from 32.3 per cent in 1952. A year ago there were 284 patients over 50 years of age
in institutions, and this represented 39.5 per cent of the population. However, the greatest number of deaths is occurring in this group, and the reduction of 33 in total numbers
of older persons in the Division's beds is probably accounted for by this fact. In persons over 50 years of age occupying beds, the males predominate in the ratio of 8 to 1,
there being 223 males and only 28 females. Of the total admissions to sanatoria in 1954,
the group of persons over 50 years of age represented 32.6 per cent, an increase from
26.6 per cent in the previous year. In bed occupancy, there are twice as many male
patients as female in the institutions of the Division.
An analysis of the length of treatment of discharged cases following first admission
during the past year shows that of 706 discharges, 529 were treated under one year,
representing 75.0 per cent of first admissions.   These are as follows:—
Cases Per Cent
Treated 1 month     75 10.6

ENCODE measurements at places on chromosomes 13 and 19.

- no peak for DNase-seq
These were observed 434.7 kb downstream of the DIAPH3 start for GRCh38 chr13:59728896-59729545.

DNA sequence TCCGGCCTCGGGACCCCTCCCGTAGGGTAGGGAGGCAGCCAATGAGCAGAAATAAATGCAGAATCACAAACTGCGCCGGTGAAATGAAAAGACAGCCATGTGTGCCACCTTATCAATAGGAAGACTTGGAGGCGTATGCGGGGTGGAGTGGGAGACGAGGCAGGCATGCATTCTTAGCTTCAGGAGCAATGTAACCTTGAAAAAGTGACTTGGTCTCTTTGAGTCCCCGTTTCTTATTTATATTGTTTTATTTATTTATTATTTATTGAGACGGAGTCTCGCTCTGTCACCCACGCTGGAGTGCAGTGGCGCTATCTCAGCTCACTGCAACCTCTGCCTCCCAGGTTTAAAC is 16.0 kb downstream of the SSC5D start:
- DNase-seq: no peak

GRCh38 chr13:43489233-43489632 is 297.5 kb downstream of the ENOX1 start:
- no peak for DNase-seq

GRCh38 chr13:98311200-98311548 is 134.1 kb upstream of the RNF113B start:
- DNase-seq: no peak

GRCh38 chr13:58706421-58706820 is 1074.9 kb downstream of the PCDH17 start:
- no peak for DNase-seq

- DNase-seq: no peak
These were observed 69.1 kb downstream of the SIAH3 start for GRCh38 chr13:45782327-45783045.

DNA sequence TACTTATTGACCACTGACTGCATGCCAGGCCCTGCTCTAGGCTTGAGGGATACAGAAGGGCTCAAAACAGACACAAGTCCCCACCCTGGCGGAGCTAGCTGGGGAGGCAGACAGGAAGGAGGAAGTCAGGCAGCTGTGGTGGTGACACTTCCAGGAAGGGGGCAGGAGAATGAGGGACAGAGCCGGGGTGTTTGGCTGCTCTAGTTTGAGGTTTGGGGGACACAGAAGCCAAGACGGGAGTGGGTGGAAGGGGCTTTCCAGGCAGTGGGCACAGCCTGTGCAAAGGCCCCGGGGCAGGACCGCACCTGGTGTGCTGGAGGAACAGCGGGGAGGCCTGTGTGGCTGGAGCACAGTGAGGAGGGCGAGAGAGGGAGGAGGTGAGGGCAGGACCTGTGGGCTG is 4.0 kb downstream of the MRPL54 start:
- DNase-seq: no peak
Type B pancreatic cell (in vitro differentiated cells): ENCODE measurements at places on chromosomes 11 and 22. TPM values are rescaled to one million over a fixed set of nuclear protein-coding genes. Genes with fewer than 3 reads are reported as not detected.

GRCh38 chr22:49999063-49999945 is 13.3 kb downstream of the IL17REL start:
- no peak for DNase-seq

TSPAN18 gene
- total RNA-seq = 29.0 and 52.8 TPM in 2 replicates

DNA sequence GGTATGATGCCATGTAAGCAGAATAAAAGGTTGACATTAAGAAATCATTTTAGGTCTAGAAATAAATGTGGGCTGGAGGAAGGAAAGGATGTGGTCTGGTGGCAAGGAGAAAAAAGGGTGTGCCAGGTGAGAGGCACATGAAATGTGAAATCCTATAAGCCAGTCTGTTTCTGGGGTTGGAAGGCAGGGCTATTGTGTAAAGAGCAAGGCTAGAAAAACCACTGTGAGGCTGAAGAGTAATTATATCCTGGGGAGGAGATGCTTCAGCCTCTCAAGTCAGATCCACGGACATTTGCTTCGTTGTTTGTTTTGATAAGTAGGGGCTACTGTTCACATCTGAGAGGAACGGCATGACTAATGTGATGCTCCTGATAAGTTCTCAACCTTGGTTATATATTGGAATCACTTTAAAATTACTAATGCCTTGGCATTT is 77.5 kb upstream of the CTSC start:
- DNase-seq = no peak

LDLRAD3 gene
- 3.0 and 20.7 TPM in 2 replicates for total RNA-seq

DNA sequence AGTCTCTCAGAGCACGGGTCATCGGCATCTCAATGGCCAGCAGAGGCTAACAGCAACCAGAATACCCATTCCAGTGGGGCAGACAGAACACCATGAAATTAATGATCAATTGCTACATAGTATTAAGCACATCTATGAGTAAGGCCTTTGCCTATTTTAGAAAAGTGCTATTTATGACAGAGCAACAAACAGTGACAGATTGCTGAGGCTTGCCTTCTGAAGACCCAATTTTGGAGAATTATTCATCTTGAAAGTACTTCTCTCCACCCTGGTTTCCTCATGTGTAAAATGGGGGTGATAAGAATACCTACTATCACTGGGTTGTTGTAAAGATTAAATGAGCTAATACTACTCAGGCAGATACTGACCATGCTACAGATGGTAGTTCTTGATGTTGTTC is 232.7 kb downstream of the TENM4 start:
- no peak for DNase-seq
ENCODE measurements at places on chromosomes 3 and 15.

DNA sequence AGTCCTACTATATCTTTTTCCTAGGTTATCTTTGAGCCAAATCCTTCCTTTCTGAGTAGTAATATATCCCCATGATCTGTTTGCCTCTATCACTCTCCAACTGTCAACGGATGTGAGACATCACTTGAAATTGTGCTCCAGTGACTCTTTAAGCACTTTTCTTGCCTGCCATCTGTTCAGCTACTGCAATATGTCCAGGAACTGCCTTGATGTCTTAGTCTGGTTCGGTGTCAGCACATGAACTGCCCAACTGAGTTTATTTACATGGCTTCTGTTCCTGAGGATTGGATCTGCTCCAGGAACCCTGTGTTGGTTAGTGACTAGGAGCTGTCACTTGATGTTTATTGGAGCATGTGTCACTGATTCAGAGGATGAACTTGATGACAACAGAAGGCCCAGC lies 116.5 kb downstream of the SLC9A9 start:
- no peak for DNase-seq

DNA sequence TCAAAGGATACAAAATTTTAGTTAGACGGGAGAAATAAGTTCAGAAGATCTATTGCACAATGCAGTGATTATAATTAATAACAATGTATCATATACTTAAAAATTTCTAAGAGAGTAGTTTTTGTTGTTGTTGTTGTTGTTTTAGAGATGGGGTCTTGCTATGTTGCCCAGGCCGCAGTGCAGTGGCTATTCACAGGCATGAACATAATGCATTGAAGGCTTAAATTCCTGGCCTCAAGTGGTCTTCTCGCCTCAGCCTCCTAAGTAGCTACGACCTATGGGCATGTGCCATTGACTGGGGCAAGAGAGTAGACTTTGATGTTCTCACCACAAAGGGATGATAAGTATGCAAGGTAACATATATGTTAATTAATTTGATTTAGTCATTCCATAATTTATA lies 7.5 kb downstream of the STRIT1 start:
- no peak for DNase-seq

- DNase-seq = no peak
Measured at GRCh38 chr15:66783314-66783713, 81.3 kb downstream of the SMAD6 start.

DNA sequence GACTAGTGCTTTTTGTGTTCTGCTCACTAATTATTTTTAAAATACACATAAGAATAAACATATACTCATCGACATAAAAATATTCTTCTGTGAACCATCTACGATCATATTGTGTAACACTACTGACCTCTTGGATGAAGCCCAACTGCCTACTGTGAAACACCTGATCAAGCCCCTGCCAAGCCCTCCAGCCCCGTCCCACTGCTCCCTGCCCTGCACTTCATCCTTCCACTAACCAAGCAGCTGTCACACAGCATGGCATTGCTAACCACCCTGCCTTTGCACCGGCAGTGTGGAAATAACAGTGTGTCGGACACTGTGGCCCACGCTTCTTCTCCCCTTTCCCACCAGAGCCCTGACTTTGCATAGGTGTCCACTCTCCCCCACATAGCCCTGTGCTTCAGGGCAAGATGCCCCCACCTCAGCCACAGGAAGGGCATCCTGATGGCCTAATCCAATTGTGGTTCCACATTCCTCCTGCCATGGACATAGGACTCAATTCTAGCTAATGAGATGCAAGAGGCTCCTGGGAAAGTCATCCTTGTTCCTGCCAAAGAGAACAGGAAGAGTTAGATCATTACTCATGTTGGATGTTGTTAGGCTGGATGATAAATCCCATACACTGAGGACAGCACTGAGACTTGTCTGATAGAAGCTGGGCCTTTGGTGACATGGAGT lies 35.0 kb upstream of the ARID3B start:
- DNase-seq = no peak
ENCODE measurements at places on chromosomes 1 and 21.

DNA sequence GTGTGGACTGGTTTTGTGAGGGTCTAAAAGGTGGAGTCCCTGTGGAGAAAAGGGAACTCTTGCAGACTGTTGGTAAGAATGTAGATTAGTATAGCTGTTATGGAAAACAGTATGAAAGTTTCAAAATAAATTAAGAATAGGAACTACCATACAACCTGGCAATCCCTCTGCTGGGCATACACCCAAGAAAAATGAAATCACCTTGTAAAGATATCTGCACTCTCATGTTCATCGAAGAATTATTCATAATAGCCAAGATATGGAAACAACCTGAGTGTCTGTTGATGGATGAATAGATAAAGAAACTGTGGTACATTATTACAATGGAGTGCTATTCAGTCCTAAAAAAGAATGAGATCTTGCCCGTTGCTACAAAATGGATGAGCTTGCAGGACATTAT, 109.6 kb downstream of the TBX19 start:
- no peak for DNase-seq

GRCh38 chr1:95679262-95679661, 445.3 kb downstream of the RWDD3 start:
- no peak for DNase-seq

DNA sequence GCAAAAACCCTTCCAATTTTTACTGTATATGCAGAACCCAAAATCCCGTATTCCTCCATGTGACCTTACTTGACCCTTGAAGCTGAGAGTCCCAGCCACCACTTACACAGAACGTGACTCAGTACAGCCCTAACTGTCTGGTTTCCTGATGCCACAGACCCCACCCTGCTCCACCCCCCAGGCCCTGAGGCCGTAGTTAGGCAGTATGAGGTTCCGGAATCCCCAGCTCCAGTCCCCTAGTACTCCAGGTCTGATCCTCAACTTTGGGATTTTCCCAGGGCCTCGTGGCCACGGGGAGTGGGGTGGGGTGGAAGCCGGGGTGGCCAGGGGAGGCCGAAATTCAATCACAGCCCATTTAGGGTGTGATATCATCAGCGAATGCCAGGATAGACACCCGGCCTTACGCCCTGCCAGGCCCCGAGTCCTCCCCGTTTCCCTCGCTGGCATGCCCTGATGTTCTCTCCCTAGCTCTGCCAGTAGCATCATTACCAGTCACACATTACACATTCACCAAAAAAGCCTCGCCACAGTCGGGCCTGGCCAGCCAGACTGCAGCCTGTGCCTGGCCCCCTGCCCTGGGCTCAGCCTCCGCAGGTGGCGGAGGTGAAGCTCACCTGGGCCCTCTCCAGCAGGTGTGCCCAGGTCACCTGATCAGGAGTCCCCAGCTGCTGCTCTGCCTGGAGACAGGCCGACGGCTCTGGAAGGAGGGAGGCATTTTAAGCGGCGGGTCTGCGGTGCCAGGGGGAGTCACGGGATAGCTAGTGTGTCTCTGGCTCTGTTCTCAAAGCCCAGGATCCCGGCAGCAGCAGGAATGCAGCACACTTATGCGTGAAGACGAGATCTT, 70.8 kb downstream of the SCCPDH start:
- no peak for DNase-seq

Treater 1 to 3 months   129 18.3
Treated 4 to 7 months  195 27.7
Treated 8 to 11 months  130 18.4
Among first admission cases, 56.6 per cent were treated under eight months. The
length of treatment has shortened appreciably over the past year, when 45 per cent of
the cases were treated less than eight months and 65.1 per cent were treated less than
one year.
An important development in the control of tuberculosis in the Province occurred
in the past year, with the completion and opening of a tuberculosis hospital of 265 beds
at the Provincial Mental Hospital, Essondale. For many years, segregation of the known
tuberculous cases at Essondale has been practised under rather unsatisfactory conditions,
with the patients isolated in wards in various buildings. The new building, which was